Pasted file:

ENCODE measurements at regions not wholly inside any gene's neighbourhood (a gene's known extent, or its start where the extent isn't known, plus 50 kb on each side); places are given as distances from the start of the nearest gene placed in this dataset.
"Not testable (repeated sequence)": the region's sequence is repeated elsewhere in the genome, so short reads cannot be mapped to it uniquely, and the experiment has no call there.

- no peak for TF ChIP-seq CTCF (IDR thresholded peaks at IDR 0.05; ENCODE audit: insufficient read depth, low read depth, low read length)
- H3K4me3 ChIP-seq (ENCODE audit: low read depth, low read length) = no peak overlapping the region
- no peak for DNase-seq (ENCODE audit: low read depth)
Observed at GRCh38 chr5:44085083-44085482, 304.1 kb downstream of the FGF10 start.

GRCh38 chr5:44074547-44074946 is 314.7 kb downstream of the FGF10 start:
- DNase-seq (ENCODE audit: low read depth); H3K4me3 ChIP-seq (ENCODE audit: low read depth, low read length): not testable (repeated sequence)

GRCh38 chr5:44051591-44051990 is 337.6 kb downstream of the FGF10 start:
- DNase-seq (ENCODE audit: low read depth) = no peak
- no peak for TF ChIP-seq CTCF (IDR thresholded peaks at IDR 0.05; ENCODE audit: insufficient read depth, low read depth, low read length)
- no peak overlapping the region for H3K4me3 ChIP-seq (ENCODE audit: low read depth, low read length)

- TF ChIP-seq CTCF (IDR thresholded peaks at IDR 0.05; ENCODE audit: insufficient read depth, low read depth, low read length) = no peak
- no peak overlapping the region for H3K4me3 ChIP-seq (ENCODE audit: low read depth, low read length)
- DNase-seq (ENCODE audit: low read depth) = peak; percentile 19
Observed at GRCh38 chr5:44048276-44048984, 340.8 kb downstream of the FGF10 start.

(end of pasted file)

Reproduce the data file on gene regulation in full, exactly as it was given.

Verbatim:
ENCODE measurements at regions not wholly inside any gene's neighbourhood (a gene's known extent, or its start where the extent isn't known, plus 50 kb on each side); places are given as distances from the start of the nearest gene placed in this dataset.
"Not testable (repeated sequence)": the region's sequence is repeated elsewhere in the genome, so short reads cannot be mapped to it uniquely, and the experiment has no call there.

- no peak for TF ChIP-seq CTCF (IDR thresholded peaks at IDR 0.05; ENCODE audit: insufficient read depth, low read depth, low read length)
- H3K4me3 ChIP-seq (ENCODE audit: low read depth, low read length) = no peak overlapping the region
- no peak for DNase-seq (ENCODE audit: low read depth)
Observed at GRCh38 chr5:44085083-44085482, 304.1 kb downstream of the FGF10 start.

GRCh38 chr5:44074547-44074946 is 314.7 kb downstream of the FGF10 start:
- DNase-seq (ENCODE audit: low read depth); H3K4me3 ChIP-seq (ENCODE audit: low read depth, low read length): not testable (repeated sequence)

GRCh38 chr5:44051591-44051990 is 337.6 kb downstream of the FGF10 start:
- DNase-seq (ENCODE audit: low read depth) = no peak
- no peak for TF ChIP-seq CTCF (IDR thresholded peaks at IDR 0.05; ENCODE audit: insufficient read depth, low read depth, low read length)
- no peak overlapping the region for H3K4me3 ChIP-seq (ENCODE audit: low read depth, low read length)

- TF ChIP-seq CTCF (IDR thresholded peaks at IDR 0.05; ENCODE audit: insufficient read depth, low read depth, low read length) = no peak
- no peak overlapping the region for H3K4me3 ChIP-seq (ENCODE audit: low read depth, low read length)
- DNase-seq (ENCODE audit: low read depth) = peak; percentile 19
Observed at GRCh38 chr5:44048276-44048984, 340.8 kb downstream of the FGF10 start.